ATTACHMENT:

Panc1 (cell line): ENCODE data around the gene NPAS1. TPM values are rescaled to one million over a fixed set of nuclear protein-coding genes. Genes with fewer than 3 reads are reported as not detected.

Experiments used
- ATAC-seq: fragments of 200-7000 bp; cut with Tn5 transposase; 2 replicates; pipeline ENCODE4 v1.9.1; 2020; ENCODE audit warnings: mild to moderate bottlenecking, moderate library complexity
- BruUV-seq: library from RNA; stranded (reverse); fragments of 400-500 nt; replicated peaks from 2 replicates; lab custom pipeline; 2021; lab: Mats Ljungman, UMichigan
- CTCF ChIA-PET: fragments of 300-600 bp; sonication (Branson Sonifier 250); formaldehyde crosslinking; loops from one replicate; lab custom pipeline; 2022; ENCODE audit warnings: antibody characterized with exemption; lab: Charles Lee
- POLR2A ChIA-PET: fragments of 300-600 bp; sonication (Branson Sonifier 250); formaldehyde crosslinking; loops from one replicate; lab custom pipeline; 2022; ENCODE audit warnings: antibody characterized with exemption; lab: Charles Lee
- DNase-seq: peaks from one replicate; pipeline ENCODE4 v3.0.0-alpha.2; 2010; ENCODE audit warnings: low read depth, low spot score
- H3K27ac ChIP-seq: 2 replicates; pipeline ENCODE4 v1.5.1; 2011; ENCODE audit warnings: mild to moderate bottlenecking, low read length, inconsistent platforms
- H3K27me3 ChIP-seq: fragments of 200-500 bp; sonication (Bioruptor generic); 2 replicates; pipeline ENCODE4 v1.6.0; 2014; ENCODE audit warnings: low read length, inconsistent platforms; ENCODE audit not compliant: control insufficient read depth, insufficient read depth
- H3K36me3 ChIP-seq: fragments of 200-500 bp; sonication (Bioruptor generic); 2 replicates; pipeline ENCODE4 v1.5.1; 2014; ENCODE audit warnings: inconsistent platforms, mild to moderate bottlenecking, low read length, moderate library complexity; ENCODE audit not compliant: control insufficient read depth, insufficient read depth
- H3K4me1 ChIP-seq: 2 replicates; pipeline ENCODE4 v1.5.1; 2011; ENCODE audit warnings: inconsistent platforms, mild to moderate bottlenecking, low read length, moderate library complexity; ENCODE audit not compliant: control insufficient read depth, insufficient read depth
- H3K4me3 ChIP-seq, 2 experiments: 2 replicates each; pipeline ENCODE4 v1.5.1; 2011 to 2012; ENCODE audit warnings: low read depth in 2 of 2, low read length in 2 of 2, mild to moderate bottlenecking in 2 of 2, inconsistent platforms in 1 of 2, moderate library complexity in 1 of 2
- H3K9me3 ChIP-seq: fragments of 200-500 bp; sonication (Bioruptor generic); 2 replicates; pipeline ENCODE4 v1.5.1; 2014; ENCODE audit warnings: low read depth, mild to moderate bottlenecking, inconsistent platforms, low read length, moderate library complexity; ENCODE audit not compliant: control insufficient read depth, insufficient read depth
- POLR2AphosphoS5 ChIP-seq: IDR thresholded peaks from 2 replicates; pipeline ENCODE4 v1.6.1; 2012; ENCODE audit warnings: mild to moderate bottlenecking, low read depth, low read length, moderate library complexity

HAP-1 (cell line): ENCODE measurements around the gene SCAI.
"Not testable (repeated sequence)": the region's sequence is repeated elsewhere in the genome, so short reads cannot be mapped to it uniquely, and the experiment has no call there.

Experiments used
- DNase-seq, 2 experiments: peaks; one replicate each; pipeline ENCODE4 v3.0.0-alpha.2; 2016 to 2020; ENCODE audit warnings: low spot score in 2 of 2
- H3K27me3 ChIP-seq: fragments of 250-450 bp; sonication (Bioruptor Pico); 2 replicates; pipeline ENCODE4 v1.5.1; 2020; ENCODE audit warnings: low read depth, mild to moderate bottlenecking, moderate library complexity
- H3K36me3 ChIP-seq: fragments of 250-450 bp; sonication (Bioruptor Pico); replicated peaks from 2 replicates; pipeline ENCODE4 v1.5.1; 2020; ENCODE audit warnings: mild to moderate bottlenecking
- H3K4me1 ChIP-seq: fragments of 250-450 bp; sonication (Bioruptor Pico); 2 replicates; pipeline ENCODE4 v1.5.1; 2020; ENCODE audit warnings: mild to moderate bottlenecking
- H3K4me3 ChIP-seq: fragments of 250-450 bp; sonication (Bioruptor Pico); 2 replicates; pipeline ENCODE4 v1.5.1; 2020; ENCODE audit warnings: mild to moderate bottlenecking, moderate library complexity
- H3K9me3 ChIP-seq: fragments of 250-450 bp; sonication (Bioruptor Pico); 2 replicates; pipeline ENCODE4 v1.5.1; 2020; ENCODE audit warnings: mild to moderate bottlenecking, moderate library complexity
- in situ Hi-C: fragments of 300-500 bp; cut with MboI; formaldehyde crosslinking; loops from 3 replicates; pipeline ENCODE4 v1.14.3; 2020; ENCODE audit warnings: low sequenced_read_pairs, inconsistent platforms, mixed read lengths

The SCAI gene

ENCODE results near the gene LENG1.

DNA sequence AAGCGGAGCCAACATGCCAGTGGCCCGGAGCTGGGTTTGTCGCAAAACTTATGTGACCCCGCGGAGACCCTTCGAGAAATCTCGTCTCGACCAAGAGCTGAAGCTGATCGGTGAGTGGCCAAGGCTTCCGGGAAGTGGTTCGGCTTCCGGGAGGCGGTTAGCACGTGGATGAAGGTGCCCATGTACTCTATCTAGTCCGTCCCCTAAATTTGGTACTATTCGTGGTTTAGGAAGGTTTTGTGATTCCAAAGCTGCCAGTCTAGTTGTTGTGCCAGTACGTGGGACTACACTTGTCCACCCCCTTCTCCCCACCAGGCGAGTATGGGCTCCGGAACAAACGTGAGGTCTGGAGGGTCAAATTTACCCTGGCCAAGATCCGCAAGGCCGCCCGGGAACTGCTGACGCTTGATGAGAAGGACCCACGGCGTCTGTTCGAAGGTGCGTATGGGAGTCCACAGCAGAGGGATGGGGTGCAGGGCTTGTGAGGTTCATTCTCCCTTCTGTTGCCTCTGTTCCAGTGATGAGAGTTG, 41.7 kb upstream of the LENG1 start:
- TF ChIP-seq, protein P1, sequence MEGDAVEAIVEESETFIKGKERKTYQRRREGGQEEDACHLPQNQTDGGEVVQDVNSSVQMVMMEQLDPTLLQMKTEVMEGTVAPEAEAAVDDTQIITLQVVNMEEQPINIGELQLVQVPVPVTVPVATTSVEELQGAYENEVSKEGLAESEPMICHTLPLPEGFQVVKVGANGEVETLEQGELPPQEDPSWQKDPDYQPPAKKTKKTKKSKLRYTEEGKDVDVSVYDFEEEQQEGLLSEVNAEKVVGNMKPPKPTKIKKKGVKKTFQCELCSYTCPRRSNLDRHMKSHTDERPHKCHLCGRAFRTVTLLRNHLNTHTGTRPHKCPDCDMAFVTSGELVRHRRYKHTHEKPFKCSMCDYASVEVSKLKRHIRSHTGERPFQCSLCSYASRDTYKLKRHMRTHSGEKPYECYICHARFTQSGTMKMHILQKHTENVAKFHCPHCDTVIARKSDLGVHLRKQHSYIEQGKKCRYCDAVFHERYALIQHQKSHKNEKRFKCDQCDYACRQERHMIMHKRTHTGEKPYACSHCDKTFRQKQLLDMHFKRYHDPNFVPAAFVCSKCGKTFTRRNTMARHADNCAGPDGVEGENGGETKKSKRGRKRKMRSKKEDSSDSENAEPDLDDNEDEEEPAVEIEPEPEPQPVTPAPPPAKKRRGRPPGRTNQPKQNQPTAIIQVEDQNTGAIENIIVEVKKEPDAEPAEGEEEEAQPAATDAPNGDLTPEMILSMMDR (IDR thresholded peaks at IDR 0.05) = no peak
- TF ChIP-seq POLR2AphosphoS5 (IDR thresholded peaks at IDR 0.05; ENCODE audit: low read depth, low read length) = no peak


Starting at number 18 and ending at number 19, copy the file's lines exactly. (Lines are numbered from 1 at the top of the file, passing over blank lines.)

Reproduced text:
- DNase-seq, 2 experiments: peaks; one replicate each; pipeline ENCODE4 v3.0.0-alpha.2; 2016 to 2020; ENCODE audit warnings: low spot score in 2 of 2
- H3K27me3 ChIP-seq: fragments of 250-450 bp; sonication (Bioruptor Pico); 2 replicates; pipeline ENCODE4 v1.5.1; 2020; ENCODE audit warnings: low read depth, mild to moderate bottlenecking, moderate library complexity